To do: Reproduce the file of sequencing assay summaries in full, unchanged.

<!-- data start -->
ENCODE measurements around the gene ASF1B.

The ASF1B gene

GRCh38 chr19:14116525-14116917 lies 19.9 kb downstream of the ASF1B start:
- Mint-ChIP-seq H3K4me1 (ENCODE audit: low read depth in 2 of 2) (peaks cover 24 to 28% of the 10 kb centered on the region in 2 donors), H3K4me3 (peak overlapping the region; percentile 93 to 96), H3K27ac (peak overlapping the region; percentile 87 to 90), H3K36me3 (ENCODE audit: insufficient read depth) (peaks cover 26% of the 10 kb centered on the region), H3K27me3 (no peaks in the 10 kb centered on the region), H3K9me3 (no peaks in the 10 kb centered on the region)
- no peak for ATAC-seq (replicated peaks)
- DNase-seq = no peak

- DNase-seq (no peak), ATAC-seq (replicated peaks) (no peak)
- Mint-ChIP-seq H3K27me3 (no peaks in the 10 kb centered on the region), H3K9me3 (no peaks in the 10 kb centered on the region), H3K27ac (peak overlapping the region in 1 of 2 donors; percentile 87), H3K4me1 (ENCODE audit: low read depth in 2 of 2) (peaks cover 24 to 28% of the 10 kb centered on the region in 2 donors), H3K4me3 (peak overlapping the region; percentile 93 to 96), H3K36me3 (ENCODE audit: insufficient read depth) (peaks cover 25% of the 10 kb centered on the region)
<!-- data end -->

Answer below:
ENCODE measurements around the gene ASF1B.

The ASF1B gene

GRCh38 chr19:14116525-14116917 lies 19.9 kb downstream of the ASF1B start:
- Mint-ChIP-seq H3K4me1 (ENCODE audit: low read depth in 2 of 2) (peaks cover 24 to 28% of the 10 kb centered on the region in 2 donors), H3K4me3 (peak overlapping the region; percentile 93 to 96), H3K27ac (peak overlapping the region; percentile 87 to 90), H3K36me3 (ENCODE audit: insufficient read depth) (peaks cover 26% of the 10 kb centered on the region), H3K27me3 (no peaks in the 10 kb centered on the region), H3K9me3 (no peaks in the 10 kb centered on the region)
- no peak for ATAC-seq (replicated peaks)
- DNase-seq = no peak

- DNase-seq (no peak), ATAC-seq (replicated peaks) (no peak)
- Mint-ChIP-seq H3K27me3 (no peaks in the 10 kb centered on the region), H3K9me3 (no peaks in the 10 kb centered on the region), H3K27ac (peak overlapping the region in 1 of 2 donors; percentile 87), H3K4me1 (ENCODE audit: low read depth in 2 of 2) (peaks cover 24 to 28% of the 10 kb centered on the region in 2 donors), H3K4me3 (peak overlapping the region; percentile 93 to 96), H3K36me3 (ENCODE audit: insufficient read depth) (peaks cover 25% of the 10 kb centered on the region)